St. Albert’s – Friday March 4

Last Friday morning after publishing the previous post (thanks to a close friend of Elizabeth who has friend with a wireless connection) we started for St. Albert’s, stopping first at a Bon Marche supermarket for bread and other groceries to take to the hospital, plus two Coke Zeroes for the road. The cost came to $18.64. Zimbabwe discontinued its own currency, the Zimbabwe dollar, in early 2009 and began using the U.S. dollar, the euro and the rand. Today the main currency is the U.S. dollar, bills only, no coins. Since there are no coins, some stores give change in the form of vouchers for 10 cents, 25 cents and such redeemable only at that store. In this store, Elizabeth was given her change in the form of a pink ballpoint pen and a lollipop.

We drove north out of Harare to Mazoe where we stopped at a fruit stand, leaving with a sack of apples, and some granadillas and tangerines. On our way again, we turned onto the road toward the village of Mburwi, the half way point on our 200 km (120 mi) journey. Along the way we stopped to photograph a woman and her two children and two women, each carrying an enormous bundle of tobacco on her head. Last year, a number of small farmers earned some income growing tobacco. More small farmers grew tobacco this year, and it has resulted in a greater number of burn patients for St. Albert’s.

The day is beautiful. Starkly white clouds populate a deep blue sky like billowing tall ships plying a majestic ocean. Thanks to good rains through early February, the rolling landscape is a pallet of lush greens. The wild grass along the road is tall and replete with wildflowers of orange, white and purple.

We arrived at the doctor’s house at 12:45 p.m.. We take my things to the new guest house, which is equipped with solar lights and a water tank, Elizabeth says, “so that our guests can have a bit of electricity and water that is not freezing” during the region’s frequent power outages. We have a lunch of rice, meat balls, lentils, rugare (a green vegetable) and nyemba (pumpkin). Then Melania, director of the St. Albert’s orphan program, takes me to the home of Ambuya (grandmother) Jackson, an 80-year old woman who cares for a 14-year-old grandson and is assisted by the hospital’s home-based care program. She is one of the poorest of the poor, Melania said.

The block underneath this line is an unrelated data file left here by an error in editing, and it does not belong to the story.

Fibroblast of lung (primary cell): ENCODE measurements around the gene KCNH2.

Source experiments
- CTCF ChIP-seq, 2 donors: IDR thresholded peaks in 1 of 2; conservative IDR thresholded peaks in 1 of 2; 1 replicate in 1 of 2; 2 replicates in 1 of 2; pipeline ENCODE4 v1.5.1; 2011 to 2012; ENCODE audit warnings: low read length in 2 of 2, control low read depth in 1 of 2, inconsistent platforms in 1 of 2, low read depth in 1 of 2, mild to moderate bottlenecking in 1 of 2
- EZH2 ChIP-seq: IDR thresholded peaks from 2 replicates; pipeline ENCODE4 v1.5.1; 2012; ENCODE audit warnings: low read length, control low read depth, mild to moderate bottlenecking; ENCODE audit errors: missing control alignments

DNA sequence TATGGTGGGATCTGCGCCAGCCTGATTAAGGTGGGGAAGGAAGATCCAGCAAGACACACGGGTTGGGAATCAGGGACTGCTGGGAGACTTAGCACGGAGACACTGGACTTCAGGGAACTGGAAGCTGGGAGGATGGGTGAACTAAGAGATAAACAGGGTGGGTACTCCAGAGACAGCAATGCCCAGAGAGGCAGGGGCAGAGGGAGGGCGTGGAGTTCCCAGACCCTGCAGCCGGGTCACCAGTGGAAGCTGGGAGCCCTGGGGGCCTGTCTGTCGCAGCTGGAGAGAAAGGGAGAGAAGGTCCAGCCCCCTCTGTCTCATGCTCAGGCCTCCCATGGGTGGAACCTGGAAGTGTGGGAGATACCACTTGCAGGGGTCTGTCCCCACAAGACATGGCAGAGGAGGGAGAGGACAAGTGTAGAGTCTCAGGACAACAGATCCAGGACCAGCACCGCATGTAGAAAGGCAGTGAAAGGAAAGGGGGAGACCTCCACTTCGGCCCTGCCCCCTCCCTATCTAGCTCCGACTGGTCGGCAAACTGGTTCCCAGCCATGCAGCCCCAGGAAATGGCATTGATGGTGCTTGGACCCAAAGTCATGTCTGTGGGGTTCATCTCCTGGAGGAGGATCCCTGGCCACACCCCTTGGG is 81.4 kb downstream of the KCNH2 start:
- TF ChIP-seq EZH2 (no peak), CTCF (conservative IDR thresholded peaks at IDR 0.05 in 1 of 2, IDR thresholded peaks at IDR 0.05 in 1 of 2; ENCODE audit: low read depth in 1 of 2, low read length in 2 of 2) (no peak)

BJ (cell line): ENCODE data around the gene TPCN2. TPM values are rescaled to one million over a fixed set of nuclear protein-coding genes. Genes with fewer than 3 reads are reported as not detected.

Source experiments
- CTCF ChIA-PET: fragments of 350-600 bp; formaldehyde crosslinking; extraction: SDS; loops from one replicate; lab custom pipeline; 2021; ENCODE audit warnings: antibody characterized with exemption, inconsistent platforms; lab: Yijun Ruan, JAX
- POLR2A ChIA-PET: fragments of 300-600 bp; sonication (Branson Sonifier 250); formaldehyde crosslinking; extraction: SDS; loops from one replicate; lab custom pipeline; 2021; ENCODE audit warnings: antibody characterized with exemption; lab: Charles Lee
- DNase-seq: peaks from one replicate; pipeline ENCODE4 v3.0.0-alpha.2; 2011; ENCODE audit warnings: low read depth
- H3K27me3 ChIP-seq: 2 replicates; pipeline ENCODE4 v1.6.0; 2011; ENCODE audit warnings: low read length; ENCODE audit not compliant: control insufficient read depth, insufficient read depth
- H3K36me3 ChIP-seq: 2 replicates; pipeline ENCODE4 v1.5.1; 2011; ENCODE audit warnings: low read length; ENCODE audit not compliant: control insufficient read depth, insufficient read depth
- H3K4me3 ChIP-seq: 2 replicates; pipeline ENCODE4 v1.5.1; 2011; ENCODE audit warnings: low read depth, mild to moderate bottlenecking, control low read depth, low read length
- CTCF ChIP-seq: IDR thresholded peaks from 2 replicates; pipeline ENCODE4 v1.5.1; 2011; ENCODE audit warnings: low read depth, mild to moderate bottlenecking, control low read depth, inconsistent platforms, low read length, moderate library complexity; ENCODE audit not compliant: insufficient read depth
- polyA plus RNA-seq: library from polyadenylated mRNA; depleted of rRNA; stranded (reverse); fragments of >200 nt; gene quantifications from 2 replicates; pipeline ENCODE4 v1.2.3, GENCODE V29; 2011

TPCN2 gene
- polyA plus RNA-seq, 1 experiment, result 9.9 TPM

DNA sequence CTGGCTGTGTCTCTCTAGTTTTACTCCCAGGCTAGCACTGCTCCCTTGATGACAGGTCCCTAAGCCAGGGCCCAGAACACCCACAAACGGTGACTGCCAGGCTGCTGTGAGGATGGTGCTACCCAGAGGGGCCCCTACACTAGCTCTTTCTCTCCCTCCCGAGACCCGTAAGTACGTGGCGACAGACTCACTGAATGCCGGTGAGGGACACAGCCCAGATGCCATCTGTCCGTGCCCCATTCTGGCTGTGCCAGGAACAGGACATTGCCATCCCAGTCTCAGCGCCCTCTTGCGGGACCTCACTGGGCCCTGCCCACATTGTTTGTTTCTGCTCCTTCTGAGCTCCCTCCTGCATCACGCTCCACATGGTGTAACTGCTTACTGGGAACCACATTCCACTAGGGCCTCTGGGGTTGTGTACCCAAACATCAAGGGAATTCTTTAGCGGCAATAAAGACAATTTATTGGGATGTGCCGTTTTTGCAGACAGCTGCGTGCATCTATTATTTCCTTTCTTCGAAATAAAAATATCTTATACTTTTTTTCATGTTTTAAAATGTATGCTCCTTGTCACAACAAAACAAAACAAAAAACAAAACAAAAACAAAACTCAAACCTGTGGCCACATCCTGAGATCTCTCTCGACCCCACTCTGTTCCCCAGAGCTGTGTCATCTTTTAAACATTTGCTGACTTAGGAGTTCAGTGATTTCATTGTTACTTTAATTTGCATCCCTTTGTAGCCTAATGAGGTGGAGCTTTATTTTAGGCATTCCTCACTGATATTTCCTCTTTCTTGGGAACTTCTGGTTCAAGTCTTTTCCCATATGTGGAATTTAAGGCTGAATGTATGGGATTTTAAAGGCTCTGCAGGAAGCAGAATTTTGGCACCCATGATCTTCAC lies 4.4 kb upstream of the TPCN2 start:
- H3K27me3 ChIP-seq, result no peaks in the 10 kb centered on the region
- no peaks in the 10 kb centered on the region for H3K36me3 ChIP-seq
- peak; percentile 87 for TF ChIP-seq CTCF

The Ambuya has no chair to offer me, so I sit on a reed mat in some shade and we talk, as Melania translates. The Ambuya was originally from Malawi, but has lived in Zimbabwe “since the days of Smith.” She worked as a cook on a commercial farm near Mt. Darwin for many years. Her husband built this house before he died some years ago.

The Ambuya can no longer plow, and she can no longer see. How does she spend her time? She washes her plates and clothes. “Usually I don’t do anything. I sit here because I am old,” she said. She has three children. One died; the other two married and returned to Malawi. Would she live with them? “I would like to, but they have not come to take me. I will die in this country.”

Melania said the grandson is HIV-positive. He acquired the virus from his infected, now-deceased, mother during birth, and he is on antiretroviral drugs provided through St. Albert’s. He has no interest in school. He leaves in the morning and returns when he wants, his grandmother said, sometimes not until night. The boy fetches water and sometimes cooks.

She is thankful for the St. Albert’s home-based care program. “It helps sustain us,” she said. “They give me life, the give me food.”

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